Especially at night, people think they need the house warmer at night to be able to sleep. I have found I can cut my heat down to 60 degrees at night all winter long, regardless of the outside temp, and not suffer from nose bleeds caused by the dryness caused by heating.

Since I have begun to do that faithfully, put on another, warmer blanket, use saline spray AM and PM, breathe deeply in the steam from my shower, AND take advantage of the steam from tea kettle, I (and this is a dangerous thing to say--for the superstitious and, ever increasing immune compromised) I have avoided a cold since the last one that went into sinus infection in Dec. 2015.

I have the control of the thermostat, which is to my advantage in this endeavor---and, I don't assume it is foolproof or the end of all colds. I have just found that so far it works for me who from an early age suffered from sinus infections every year.

Cllady - For many years I lived in New England (that's in the US for you people outside our borders) and did exactly what you describe - only I did it initially because the poorly insulated apartments I lived in required that I do that in order to be financially solvent come Springtime. I have always heard and read that keeping the thermostat down in winter is good for your health. And while it didn't keep me from getting either of my cancers, I never had any really serious illnesses during the 12+ years I lived there.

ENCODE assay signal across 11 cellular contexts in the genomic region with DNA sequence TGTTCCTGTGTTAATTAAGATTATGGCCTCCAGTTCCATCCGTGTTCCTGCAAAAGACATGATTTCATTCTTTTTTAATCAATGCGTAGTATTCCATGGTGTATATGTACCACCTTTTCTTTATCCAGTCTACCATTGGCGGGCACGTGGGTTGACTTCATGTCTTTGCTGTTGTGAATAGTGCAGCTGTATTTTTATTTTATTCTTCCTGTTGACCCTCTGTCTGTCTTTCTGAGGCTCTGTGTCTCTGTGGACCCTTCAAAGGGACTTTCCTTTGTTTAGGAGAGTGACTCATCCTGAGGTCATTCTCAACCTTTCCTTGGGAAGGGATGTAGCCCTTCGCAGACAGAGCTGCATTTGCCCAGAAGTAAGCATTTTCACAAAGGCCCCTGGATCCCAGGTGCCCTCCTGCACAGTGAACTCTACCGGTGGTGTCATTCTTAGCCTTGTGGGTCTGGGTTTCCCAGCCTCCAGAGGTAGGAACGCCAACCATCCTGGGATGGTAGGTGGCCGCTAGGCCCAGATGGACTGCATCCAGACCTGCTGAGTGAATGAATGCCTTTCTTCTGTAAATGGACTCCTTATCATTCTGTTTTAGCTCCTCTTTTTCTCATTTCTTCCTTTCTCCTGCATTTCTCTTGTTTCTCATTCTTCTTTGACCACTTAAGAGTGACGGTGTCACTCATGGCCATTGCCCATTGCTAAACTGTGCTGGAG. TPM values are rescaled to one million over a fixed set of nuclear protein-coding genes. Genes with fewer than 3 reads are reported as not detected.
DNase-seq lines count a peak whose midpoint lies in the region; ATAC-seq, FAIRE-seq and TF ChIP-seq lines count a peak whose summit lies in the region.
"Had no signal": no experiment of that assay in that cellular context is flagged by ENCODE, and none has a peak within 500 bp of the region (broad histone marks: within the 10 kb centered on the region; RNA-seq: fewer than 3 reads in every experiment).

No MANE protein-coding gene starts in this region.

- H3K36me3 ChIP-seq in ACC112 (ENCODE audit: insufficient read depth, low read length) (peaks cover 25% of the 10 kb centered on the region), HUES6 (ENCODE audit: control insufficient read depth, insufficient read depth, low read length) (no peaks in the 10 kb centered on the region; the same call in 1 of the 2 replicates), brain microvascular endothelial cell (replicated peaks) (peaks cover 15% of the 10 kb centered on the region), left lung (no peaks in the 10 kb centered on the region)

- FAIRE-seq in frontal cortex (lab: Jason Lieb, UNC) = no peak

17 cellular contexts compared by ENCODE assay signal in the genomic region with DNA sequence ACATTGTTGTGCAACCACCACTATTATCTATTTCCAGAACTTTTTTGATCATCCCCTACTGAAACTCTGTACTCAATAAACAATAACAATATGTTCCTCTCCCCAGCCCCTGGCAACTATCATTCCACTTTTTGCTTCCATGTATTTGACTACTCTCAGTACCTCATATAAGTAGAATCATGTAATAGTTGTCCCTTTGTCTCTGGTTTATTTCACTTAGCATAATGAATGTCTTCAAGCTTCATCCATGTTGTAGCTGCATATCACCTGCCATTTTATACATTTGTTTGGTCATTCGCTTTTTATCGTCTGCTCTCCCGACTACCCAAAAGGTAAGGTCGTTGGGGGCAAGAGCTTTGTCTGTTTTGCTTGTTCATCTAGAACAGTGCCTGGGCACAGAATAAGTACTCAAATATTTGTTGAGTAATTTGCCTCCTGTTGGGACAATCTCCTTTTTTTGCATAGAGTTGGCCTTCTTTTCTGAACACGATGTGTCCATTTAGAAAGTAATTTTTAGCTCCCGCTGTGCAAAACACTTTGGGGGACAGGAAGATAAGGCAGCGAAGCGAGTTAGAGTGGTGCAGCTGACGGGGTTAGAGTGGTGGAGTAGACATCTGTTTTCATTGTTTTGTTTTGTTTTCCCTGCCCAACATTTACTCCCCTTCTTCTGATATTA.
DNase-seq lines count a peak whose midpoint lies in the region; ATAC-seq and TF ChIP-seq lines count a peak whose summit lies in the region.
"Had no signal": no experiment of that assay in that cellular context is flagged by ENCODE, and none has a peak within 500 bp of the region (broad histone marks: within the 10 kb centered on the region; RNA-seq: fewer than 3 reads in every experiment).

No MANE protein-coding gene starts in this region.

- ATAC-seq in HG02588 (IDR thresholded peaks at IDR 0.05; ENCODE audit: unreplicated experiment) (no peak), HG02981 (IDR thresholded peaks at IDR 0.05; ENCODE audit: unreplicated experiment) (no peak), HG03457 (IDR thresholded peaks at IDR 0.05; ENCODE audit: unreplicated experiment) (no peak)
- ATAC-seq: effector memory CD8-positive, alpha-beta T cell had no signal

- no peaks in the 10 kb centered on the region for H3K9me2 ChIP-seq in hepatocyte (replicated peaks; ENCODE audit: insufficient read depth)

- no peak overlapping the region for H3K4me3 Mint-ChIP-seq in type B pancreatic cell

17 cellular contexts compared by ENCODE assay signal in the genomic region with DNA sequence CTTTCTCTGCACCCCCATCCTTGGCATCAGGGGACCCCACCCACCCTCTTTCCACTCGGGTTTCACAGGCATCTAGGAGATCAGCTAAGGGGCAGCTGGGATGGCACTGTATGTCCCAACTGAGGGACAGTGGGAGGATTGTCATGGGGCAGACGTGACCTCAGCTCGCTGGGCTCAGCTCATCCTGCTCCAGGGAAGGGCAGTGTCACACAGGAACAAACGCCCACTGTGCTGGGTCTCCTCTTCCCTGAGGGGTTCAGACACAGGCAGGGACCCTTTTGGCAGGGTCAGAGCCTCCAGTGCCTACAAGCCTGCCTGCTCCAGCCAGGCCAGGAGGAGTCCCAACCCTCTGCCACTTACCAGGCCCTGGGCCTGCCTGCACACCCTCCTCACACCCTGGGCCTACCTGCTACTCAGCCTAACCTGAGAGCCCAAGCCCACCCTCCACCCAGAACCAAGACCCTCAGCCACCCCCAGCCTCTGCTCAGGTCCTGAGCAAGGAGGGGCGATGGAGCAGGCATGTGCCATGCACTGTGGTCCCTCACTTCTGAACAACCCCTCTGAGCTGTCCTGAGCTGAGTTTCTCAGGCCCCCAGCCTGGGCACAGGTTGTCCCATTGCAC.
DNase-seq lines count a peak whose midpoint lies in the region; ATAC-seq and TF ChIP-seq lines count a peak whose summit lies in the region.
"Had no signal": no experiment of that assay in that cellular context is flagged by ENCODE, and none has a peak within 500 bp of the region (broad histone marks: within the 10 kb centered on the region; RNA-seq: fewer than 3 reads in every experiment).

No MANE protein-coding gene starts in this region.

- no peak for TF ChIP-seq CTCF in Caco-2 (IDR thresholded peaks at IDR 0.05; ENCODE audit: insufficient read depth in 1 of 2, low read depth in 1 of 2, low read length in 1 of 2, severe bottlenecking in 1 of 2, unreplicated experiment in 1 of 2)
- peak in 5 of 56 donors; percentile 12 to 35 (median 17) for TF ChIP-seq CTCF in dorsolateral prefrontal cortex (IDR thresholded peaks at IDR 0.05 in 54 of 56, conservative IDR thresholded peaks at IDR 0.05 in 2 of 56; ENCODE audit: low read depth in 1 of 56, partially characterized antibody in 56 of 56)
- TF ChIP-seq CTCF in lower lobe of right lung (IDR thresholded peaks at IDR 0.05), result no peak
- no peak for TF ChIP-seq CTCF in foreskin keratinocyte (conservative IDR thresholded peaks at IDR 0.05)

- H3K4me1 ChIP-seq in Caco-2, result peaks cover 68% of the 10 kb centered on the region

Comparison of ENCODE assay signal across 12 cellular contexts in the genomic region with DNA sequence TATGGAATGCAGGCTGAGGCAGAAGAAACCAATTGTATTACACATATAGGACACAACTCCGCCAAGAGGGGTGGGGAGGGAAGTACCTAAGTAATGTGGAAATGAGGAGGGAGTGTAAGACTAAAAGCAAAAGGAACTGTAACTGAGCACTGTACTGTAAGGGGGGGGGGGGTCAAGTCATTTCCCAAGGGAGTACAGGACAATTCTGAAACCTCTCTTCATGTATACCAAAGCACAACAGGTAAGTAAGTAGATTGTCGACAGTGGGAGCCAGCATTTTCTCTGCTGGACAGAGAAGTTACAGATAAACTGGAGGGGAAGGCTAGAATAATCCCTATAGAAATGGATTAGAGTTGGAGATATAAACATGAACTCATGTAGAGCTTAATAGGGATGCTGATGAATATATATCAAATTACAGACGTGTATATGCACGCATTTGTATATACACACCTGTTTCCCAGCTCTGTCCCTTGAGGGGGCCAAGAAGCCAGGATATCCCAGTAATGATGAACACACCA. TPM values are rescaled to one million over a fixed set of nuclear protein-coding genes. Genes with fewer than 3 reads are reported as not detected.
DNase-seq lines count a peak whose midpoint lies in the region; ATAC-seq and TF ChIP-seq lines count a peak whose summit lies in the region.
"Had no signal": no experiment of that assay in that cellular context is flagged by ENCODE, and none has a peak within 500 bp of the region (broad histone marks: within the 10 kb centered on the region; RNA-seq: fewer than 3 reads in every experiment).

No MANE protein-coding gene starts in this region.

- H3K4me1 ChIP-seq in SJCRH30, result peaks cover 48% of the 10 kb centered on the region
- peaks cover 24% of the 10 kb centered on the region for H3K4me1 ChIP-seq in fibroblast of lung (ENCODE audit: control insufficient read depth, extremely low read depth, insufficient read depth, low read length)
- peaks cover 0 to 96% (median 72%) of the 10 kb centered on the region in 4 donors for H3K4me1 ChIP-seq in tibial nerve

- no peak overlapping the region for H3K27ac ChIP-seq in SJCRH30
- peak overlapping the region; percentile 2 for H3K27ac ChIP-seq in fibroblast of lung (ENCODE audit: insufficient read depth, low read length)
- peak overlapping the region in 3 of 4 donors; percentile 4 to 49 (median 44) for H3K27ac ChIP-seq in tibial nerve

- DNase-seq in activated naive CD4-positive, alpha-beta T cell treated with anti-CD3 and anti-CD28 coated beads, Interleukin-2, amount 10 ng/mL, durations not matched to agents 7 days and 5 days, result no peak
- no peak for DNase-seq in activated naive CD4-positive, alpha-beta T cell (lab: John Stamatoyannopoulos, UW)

So, it sounds like you are proof positive for those benefits. (And I'm betting you get No Jinx on the call out.) Keep Being Well @ 60 degrees - cujoe

cllady01Volunteer in reply to cujoe

cujoe, my last bout with sinus infection and the need for more than one antibiotic, and the slow recovery, helped me become more vigilant.

My neighbor who just turned 100 last week, keeps her house so hot, I can't stay there long for visits in cold weather. She, has, for the last 4 years had a deep respiratory reaction to getting a cold.

Nothing I say, seems to make her see the possibility of why, so i don't nag her--after all, she has lived a good many years longer than I. It makes me think, "there is more than one way to be hard of hearing"--she does have hearing aids and her eyesight is poor, and still she persists!